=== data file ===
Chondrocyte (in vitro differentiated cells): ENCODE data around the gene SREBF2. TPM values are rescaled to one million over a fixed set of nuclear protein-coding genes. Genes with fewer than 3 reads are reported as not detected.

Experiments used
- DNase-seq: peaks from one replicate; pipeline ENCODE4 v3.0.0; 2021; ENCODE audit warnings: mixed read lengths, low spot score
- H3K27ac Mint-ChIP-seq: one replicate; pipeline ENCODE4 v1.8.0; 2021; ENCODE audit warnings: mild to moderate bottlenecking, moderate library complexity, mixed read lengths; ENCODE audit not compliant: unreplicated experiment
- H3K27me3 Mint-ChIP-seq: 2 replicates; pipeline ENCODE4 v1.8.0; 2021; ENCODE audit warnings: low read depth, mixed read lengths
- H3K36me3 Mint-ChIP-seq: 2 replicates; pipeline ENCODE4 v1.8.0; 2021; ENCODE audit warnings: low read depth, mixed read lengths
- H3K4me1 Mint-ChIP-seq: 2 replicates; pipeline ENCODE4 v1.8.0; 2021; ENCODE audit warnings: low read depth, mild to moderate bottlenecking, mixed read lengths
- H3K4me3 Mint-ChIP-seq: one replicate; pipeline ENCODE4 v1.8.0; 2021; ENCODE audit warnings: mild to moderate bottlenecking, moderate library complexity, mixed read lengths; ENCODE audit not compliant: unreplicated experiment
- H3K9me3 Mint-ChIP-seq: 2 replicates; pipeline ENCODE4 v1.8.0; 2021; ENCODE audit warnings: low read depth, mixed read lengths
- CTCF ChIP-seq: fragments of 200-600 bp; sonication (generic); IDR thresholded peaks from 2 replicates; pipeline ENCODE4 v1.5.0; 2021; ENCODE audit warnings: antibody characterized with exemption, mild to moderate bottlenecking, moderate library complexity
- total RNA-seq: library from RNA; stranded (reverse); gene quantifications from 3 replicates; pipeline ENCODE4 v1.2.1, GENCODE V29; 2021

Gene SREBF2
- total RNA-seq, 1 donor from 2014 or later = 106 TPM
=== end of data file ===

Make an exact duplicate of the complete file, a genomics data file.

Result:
Chondrocyte (in vitro differentiated cells): ENCODE data around the gene SREBF2. TPM values are rescaled to one million over a fixed set of nuclear protein-coding genes. Genes with fewer than 3 reads are reported as not detected.

Experiments used
- DNase-seq: peaks from one replicate; pipeline ENCODE4 v3.0.0; 2021; ENCODE audit warnings: mixed read lengths, low spot score
- H3K27ac Mint-ChIP-seq: one replicate; pipeline ENCODE4 v1.8.0; 2021; ENCODE audit warnings: mild to moderate bottlenecking, moderate library complexity, mixed read lengths; ENCODE audit not compliant: unreplicated experiment
- H3K27me3 Mint-ChIP-seq: 2 replicates; pipeline ENCODE4 v1.8.0; 2021; ENCODE audit warnings: low read depth, mixed read lengths
- H3K36me3 Mint-ChIP-seq: 2 replicates; pipeline ENCODE4 v1.8.0; 2021; ENCODE audit warnings: low read depth, mixed read lengths
- H3K4me1 Mint-ChIP-seq: 2 replicates; pipeline ENCODE4 v1.8.0; 2021; ENCODE audit warnings: low read depth, mild to moderate bottlenecking, mixed read lengths
- H3K4me3 Mint-ChIP-seq: one replicate; pipeline ENCODE4 v1.8.0; 2021; ENCODE audit warnings: mild to moderate bottlenecking, moderate library complexity, mixed read lengths; ENCODE audit not compliant: unreplicated experiment
- H3K9me3 Mint-ChIP-seq: 2 replicates; pipeline ENCODE4 v1.8.0; 2021; ENCODE audit warnings: low read depth, mixed read lengths
- CTCF ChIP-seq: fragments of 200-600 bp; sonication (generic); IDR thresholded peaks from 2 replicates; pipeline ENCODE4 v1.5.0; 2021; ENCODE audit warnings: antibody characterized with exemption, mild to moderate bottlenecking, moderate library complexity
- total RNA-seq: library from RNA; stranded (reverse); gene quantifications from 3 replicates; pipeline ENCODE4 v1.2.1, GENCODE V29; 2021

Gene SREBF2
- total RNA-seq, 1 donor from 2014 or later = 106 TPM